When Jamie Tyrone found out that she carries a gene that gives her a 91 percent chance of developing Alzheimer’s disease beginning around age 65, she sank into a depression so deep that at times she wanted to end her life.
Then she decided to fight back. She exercised. She changed her diet. She began taking nutritional supplements, including fish oil, vitamin D, vitamin B12, curcumin, turmeric and an antioxidant called CoQ10. She started meditating and working mind-bending puzzles, such as Brain HQ. She joined a health clinic whose regimen is shaped by a UCLA medical study on lifestyle changes that can reverse memory loss in people with symptoms of dementia. She started a nonprofit group, Beating Alzheimer’s By Embracing Science (BABES), to raise money and awareness about dementia.
“I found my voice,” said Tyrone, 54, a registered nurse who lives in San Diego.
Perhaps the only thing as bad as Alzheimer’s disease is the fear among a growing number of older Americans that they may be at risk of the neurodegenerative disorder, which robs memory and cognitive ability and is the leading cause of dementia.
A 2011 survey for the MetLife Foundation found that the only disease more dreaded than Alzheimer’s was cancer. A Harris Poll conducted in April for Aegis Living, an assisted-living and Alzheimer’s care company, found that the worries cross all generations: more than 75 percent of millennials, Generation Xers and baby boomers worry about what will happen to their memory as they age.
Some, like Tyrone, fear Alzheimer’s because genetic testing shows that their risks are higher than for others. Many more fear Alzheimer’s because they saw what the incurable disease can do. They saw a parent, a grandparent or other beloved relative slip away in the twilight of their lives through the steady erosion of memory, cognition and identity as the disease progressed. Now they worry whenever they misplace something or forget a name, and vow that they will do whatever they can to prevent or delay its onset.
“It’s my nightmare: the loss of my mind; the inability to recognize people who are dear to me; the ability to think,” said Charles Goldman, 71, a semi-retired attorney who lives in Silver Spring, Md. Goldman, whose mother had Alzheimer’s, said he is vigilant for possible lapses in his own memory, but he also does everything he can to lower his risk of developing dementia. He works out at a Montgomery County recreation center. He reads like crazy, both fiction and nonfiction. He follows the news about possible new treatments or research studies. He does the crossword puzzles of every Sunday paper he can get his hands on. He gobbles almonds.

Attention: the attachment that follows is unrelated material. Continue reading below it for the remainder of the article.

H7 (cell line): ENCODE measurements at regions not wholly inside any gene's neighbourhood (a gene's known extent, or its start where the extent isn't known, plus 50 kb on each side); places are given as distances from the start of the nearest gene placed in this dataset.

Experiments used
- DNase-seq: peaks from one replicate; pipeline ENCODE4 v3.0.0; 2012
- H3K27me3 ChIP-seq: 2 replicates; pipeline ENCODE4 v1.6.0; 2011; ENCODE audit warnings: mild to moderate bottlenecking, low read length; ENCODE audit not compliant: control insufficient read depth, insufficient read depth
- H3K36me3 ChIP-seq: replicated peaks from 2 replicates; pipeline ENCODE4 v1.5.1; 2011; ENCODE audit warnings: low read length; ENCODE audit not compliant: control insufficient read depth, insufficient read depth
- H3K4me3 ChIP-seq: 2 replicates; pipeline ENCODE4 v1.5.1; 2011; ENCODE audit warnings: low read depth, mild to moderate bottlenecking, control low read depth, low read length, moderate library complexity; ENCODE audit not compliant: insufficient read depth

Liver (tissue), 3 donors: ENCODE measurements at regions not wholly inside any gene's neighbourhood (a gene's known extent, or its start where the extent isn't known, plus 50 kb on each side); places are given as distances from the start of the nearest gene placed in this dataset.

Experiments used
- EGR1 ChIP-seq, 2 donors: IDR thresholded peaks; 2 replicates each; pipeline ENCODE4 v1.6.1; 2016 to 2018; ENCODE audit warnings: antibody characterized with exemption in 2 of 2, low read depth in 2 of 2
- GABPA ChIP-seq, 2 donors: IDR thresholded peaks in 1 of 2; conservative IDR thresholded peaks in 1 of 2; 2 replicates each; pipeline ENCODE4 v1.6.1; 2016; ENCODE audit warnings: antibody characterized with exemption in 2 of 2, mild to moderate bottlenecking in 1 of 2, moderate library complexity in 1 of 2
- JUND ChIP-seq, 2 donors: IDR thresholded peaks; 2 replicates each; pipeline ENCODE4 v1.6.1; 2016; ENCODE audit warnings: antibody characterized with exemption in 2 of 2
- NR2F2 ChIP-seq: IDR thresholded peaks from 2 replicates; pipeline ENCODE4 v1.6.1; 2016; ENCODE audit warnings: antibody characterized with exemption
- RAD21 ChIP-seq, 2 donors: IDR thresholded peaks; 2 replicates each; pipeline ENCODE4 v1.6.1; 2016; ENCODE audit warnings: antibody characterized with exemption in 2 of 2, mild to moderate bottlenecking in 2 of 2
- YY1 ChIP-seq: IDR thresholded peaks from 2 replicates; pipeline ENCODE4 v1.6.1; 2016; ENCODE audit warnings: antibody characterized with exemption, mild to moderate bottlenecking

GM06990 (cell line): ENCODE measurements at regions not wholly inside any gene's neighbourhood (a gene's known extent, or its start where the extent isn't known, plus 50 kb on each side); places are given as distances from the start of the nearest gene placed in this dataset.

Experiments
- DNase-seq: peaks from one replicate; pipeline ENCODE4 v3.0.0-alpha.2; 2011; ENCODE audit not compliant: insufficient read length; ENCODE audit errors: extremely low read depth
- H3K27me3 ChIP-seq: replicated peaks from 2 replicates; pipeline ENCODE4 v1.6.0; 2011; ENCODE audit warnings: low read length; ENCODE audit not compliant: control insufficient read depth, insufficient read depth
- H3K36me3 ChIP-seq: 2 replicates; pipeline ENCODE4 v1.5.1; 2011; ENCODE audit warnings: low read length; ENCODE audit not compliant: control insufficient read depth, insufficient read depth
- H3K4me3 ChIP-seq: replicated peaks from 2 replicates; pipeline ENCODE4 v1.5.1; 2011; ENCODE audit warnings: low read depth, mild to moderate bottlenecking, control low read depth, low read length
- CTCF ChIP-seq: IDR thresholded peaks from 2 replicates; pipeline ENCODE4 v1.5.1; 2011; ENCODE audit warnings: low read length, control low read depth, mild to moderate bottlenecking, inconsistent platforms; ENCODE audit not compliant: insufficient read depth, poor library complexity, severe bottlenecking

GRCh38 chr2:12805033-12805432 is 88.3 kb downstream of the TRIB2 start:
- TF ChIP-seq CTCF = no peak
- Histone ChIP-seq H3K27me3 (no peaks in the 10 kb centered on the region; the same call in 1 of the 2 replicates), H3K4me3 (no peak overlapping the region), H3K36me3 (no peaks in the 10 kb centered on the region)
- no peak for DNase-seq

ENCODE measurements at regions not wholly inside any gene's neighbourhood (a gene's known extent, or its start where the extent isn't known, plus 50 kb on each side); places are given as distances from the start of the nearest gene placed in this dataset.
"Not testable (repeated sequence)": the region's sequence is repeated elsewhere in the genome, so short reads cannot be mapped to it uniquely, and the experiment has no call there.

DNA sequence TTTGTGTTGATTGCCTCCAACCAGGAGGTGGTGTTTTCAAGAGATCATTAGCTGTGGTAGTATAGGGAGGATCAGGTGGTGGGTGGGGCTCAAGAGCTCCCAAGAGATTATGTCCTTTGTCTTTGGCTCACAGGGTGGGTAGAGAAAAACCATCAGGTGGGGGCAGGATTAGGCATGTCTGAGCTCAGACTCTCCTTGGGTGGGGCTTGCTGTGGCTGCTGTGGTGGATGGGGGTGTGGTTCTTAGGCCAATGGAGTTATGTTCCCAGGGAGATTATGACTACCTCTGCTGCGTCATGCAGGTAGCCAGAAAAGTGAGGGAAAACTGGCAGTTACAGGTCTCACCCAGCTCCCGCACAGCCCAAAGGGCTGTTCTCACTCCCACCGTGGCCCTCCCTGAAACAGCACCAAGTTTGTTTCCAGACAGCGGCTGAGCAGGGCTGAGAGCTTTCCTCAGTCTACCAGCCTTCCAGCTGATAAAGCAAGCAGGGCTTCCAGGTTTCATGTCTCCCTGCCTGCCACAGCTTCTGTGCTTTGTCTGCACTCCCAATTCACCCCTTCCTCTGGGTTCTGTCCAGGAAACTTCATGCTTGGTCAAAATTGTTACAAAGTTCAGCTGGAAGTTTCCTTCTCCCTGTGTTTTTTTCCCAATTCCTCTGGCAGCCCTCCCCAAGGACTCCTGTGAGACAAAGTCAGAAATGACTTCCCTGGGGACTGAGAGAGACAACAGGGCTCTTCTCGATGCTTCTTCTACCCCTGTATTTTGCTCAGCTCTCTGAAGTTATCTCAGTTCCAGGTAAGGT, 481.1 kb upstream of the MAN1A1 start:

“I can accept the idea I won’t be able to run 10K races. I can’t accept not being able to understand what people are saying or recognize people.”
Joanne Omang, a former Washington Post correspondent, also watched her mother die of Alzheimer’s and saw how dementia transformed her and others.
“People become like children in many ways. They steal food. They fight having baths. They become violent in many ways,” she said.
It’s different than death, and in some ways worse, the way her own mother seemed to disappear before her eyes, Omang said.
Like others, that was enough to spur her into action. Omang doesn’t consider herself a worrier, but “when I simply cannot remember the name of someone or something, when I know that I know it, I do ask myself, ‘Is this a sign?’ ” she said in an e-mail. “I’m keeping count.”
So Omang eats blueberries every day, having seen studies suggesting that the fruit is beneficial for brain health. She hits the gym almost every day for strength and aerobic workouts. She does word puzzles and keeps up the Spanish skills she honed in Latin Americaas a foreign correspondent. And she said that if she should develop dementia, she will move to a state that permits euthanasia so that she can die in peace.
“I don’t want to be a burden to anybody like that,” Omang said. “There’s nothing worse than this disease.”
More than 5 million people are living with Alzheimer’s, and as the population’s median age rises, the number of cases is expected to increase to 13.5 million by 2050, according to the Alzheimer’s Association.
“The bad news is we think Alzheimer’s affects half of everyone over 85. So we’re all in this together,” said Eric M. Reiman, executive director of the Banner Alzheimer’s Institute in Phoenix.
But the risks can also be overstated, especially for early-onset forms of dementia. Unless one has a genetic predisposition, Alzheimer’s strikes the majority of people after they reach the age of 65, according to the Alzheimer’s Association. A history of high blood pressure, diabetes, smoking, obesity or cardiovascular problems increases one’s risks of developing dementia.
But aging itself is the biggest risk factor: The longer you live, the more likely you are to develop Alzheimer’s or another form of dementia.